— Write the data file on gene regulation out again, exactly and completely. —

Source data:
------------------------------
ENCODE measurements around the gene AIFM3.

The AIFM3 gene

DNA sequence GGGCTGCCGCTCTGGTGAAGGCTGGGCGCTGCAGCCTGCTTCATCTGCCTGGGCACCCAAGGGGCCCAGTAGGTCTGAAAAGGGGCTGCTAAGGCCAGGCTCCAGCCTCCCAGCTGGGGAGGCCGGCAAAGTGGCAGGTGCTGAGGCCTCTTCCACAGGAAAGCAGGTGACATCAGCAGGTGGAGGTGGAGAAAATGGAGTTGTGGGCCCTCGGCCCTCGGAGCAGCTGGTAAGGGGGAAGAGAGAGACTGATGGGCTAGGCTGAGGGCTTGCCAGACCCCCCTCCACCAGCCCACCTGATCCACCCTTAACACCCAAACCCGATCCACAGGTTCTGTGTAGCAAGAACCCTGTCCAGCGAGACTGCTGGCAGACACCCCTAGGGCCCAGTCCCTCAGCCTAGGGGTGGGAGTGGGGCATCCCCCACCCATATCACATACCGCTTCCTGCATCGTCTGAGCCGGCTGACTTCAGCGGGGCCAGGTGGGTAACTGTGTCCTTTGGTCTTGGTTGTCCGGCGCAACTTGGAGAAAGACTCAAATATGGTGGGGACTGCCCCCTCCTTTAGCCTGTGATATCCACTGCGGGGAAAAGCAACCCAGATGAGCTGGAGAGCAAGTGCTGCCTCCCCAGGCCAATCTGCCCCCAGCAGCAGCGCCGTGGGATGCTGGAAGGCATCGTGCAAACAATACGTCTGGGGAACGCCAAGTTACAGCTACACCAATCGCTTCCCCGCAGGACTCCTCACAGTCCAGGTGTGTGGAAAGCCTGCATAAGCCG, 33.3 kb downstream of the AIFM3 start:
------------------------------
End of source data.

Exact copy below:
ENCODE measurements around the gene AIFM3.

The AIFM3 gene

DNA sequence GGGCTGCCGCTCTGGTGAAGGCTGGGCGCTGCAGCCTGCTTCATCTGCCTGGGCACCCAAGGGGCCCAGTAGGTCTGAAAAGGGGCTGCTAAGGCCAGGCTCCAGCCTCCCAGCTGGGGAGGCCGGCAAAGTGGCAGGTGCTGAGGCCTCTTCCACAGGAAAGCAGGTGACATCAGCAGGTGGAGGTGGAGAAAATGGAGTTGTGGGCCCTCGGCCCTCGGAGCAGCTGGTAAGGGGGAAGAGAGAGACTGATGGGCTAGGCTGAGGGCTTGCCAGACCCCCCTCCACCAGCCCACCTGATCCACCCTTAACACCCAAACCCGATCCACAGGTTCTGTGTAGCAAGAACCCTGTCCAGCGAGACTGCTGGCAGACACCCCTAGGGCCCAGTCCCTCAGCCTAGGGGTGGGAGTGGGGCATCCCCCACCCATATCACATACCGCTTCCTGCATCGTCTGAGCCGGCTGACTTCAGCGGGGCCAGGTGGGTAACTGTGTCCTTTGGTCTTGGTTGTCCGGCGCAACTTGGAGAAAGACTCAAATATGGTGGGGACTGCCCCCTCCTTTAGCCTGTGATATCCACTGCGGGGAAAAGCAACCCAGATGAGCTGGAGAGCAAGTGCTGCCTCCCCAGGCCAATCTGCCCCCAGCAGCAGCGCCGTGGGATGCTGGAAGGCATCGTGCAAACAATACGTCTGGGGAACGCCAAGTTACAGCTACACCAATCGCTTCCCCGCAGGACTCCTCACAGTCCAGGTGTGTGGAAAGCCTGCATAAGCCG, 33.3 kb downstream of the AIFM3 start: